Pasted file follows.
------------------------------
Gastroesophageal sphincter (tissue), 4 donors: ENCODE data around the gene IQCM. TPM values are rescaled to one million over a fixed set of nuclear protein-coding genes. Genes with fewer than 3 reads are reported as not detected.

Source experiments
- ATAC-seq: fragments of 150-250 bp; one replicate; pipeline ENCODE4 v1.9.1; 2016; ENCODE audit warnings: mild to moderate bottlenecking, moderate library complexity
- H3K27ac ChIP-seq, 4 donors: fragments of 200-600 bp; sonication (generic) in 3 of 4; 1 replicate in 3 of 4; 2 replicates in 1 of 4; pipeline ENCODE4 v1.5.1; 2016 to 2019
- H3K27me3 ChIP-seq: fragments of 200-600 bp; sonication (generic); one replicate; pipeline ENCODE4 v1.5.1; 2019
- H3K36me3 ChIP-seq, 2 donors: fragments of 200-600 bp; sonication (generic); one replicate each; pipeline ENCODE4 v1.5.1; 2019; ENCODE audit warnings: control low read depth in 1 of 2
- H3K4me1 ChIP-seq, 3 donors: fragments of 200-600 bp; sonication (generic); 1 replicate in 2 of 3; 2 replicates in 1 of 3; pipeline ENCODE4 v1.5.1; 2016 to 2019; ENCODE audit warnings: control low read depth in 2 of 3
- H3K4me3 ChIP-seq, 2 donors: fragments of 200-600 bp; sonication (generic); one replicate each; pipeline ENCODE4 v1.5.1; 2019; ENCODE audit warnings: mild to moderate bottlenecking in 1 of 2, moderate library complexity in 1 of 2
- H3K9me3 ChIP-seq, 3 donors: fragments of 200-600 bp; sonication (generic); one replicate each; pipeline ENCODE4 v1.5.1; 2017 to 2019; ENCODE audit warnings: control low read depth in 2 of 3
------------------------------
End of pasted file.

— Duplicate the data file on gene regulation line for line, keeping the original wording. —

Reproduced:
Gastroesophageal sphincter (tissue), 4 donors: ENCODE data around the gene IQCM. TPM values are rescaled to one million over a fixed set of nuclear protein-coding genes. Genes with fewer than 3 reads are reported as not detected.

Source experiments
- ATAC-seq: fragments of 150-250 bp; one replicate; pipeline ENCODE4 v1.9.1; 2016; ENCODE audit warnings: mild to moderate bottlenecking, moderate library complexity
- H3K27ac ChIP-seq, 4 donors: fragments of 200-600 bp; sonication (generic) in 3 of 4; 1 replicate in 3 of 4; 2 replicates in 1 of 4; pipeline ENCODE4 v1.5.1; 2016 to 2019
- H3K27me3 ChIP-seq: fragments of 200-600 bp; sonication (generic); one replicate; pipeline ENCODE4 v1.5.1; 2019
- H3K36me3 ChIP-seq, 2 donors: fragments of 200-600 bp; sonication (generic); one replicate each; pipeline ENCODE4 v1.5.1; 2019; ENCODE audit warnings: control low read depth in 1 of 2
- H3K4me1 ChIP-seq, 3 donors: fragments of 200-600 bp; sonication (generic); 1 replicate in 2 of 3; 2 replicates in 1 of 3; pipeline ENCODE4 v1.5.1; 2016 to 2019; ENCODE audit warnings: control low read depth in 2 of 3
- H3K4me3 ChIP-seq, 2 donors: fragments of 200-600 bp; sonication (generic); one replicate each; pipeline ENCODE4 v1.5.1; 2019; ENCODE audit warnings: mild to moderate bottlenecking in 1 of 2, moderate library complexity in 1 of 2
- H3K9me3 ChIP-seq, 3 donors: fragments of 200-600 bp; sonication (generic); one replicate each; pipeline ENCODE4 v1.5.1; 2017 to 2019; ENCODE audit warnings: control low read depth in 2 of 3